tag: conservation

Oh, to be a ground nester...

...now that spring is here... Well Spring has happened and the silaging has started, just as the ground nesting bird's chicks are hatching out. The meadows are full of Curlew, Lapwing, Pheasant and Partridge chicks amongst others and a week ago I saw my first young Pheasant flying.

There are still a few meadows around here cut later in the year for hay and DEFRA's basic Countryside Stewardship scheme prevents cutting of these grasslands between 1 April and 31 May to give these birds a chance, but silaging has a huge effect on these species.

However, that is not the only problem of course. There was a hell of a racket going on yesterday, with Curlews manfully trying to defend their chicks against marauding Crows. The Crows (probably 6 or so) were lined-up in a hawthorn hedge taking Curlew chicks out in the meadow. It seemed a well co-ordinated affair with one end of the line launching an attack, the parents defending there and immediately the other end of the line swooped in. It must have continued for at least 10 minutes, I watched from about 100m for a while then moved on, but the commotion was still going on as I moved out of earshot.

Last year the hawthorn blossom was very pink, seems very fresh and white this season. The same bush (with less blossom) for reference!



Saw the Kingfishers again yesterday, well to be more accurate they started to chee me loudly when I got close to their stretch of the river.

As I haven't seen them for a while, I'm guessing they do move further downstream or out towards the coast in winter, although it hasn't been that hard this year. With the changing climate, they may well be a species that benefits from a warmer winter, especially on the Scottish rivers.

I see that Britain is still behind on it's Kyoto targets, with the increase in coal electricity generation and in the Northern Hemisphere, January has been the warmest since records began more than 125 years ago. But are the two directly linked? The great debate rages on. With the Intergovernmental Panel on Climate Change (IPCC) report last month finding global climate change to be "very likely" or at least 90% certain that human emissions of greenhouse gases rather than natural variations are warming the planet's surface, this latest bit of data does not point the finger directly at us humans, but at a moderate El NiƱo feeding the global trend.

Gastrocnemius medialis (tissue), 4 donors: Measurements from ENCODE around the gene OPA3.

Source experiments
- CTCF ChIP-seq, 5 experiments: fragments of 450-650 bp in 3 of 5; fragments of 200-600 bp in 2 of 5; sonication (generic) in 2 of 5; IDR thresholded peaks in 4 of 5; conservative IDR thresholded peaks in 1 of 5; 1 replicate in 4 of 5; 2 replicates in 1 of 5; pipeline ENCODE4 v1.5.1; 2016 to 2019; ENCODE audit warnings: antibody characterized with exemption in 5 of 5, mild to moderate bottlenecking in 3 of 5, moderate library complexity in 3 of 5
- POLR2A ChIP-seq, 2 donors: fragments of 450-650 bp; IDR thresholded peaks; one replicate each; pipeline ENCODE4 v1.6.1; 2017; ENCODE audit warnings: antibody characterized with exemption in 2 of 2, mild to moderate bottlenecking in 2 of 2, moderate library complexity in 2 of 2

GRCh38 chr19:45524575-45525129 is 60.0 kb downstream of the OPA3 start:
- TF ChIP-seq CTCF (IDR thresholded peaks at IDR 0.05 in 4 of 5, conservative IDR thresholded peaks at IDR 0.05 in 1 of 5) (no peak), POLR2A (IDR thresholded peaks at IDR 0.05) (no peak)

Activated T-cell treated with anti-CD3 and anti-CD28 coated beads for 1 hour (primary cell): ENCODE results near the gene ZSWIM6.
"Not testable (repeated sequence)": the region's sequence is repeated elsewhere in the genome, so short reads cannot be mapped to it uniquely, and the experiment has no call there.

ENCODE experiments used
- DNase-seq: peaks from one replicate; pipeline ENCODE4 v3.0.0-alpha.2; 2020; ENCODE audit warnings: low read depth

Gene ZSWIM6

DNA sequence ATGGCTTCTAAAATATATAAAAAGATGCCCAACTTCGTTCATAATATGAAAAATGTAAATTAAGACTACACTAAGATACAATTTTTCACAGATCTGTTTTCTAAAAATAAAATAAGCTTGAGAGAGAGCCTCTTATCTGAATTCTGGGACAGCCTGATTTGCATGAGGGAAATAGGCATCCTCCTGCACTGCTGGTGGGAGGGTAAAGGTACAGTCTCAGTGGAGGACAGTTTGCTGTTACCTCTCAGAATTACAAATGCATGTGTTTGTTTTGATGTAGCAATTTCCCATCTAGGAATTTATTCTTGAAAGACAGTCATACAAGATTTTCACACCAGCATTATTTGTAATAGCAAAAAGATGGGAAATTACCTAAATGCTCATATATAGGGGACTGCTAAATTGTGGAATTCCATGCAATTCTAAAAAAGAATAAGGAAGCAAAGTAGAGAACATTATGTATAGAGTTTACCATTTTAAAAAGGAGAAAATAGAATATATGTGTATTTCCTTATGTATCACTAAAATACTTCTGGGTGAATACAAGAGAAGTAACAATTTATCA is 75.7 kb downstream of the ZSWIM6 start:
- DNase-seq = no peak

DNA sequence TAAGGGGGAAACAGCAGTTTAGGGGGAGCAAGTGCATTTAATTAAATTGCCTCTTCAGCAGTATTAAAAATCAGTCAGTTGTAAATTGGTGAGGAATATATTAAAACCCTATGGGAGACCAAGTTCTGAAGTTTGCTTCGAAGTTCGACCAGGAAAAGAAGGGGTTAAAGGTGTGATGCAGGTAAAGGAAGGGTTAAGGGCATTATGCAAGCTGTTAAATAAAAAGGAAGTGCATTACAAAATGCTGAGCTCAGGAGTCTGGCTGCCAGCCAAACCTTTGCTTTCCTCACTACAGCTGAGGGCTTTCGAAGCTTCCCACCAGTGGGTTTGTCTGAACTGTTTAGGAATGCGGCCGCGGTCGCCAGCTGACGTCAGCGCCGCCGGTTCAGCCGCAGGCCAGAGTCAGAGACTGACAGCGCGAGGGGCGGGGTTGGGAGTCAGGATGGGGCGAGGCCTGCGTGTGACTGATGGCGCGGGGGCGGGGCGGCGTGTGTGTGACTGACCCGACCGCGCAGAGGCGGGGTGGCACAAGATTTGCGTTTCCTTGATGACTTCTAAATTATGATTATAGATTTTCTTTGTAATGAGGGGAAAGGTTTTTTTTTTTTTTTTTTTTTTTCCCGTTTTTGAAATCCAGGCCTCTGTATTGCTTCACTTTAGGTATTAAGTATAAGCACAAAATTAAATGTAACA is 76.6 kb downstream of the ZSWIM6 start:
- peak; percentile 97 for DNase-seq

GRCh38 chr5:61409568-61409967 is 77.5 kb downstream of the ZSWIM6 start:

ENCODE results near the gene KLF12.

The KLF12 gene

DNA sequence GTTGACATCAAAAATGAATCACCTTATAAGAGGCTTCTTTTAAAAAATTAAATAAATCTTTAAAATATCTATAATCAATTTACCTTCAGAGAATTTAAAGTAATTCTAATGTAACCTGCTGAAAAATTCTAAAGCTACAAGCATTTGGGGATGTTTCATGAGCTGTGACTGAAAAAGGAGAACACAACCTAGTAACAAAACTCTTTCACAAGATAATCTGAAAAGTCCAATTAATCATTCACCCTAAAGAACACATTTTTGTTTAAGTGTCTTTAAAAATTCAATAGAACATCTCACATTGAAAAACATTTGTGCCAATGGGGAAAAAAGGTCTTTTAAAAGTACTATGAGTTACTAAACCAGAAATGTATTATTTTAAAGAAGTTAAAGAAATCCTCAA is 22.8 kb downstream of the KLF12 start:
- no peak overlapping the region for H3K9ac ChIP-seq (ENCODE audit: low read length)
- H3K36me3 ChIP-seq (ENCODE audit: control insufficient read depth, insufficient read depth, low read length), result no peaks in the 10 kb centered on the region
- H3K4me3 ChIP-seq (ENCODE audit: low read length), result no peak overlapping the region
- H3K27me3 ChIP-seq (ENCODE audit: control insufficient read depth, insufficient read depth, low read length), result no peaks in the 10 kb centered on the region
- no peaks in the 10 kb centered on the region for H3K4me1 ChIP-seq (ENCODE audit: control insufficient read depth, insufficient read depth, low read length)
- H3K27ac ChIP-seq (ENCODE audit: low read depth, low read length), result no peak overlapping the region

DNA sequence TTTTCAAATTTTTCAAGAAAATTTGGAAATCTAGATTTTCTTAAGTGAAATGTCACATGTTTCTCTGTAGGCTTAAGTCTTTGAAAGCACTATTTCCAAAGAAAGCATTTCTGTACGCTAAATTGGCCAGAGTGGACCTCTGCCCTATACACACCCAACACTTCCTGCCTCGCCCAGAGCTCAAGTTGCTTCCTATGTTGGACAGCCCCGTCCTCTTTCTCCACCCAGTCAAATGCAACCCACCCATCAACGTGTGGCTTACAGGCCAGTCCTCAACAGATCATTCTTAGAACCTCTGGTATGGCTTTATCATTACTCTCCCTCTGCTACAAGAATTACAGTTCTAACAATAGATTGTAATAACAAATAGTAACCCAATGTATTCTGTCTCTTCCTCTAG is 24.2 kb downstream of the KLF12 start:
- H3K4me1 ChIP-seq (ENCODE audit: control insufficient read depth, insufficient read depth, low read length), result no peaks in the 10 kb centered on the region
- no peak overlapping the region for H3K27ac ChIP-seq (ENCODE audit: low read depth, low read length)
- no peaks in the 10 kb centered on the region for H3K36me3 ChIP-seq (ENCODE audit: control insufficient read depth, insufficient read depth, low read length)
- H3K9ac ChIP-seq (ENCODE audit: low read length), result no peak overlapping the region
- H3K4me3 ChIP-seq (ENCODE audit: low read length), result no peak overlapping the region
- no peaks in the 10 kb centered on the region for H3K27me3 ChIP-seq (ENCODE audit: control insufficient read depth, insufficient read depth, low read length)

There is still the occassional (and now regarded as controversial) theory about, that suggests our recent climate change has been caused by natural influences and not us, by comparing data from Mars missions. Could there be something in this? There are undeniable natural trends to our planets weather, but you get the feeling pumping out do many greenhouse gasses aint going to help the situation one bit.


Snow and Saiga

It's been blowing blizzards through all day here, following on from the wet of recent days, not good for the newly born lambs that are popping out now. On a nearby relation's farm, they've had quintuplets.

The site is pretty well up and running again, now all written using TextPattern but it actually started out as an uberdose Wordress theme called Zero. I just found it easier to create the extra pages and features needed in TxP.

Anyway, enough of that. I heard about another new animal today that is on the verge of extinction, the Saiga. Yes, I know there are probably literally millions of species that I haven't heard of (and some even that nobody knows of) that are on the verge of extinction, but this little fella is actually a reasonable size, big enough to eat in fact, and that's been half his problem.

Apparently there had been protection of little known species by the old USSR, but since it's collapse this protection ended and the combined ills of poverty and demand for Saiga horn in traditional Chinese medicine, has led to the state it finds itself in now having suffered a 96% crash in it's population.

Not the prettiest of creatures you may say, reminds me of some alien types from films (I'm sure they get their inspiration from nature, I know H.R. Gieger does) with this specially adapted flexible nose to filter dust in summer and warm air in winter. However, just because it doesn't have the high profile pull of Lion or Elephant, is not to say that it doesn't have an important part to lay within it's ecosystem and contribution to the wealth of the natural world.

Many creatures are in danger of slipping though the net and away from us altogether and that's why I support the FFI - where I heard about the Saiga - as they champion equally unglamorous or obscure species in accordance with the Convention on Biological Diversity. I think he deserves a bit of help.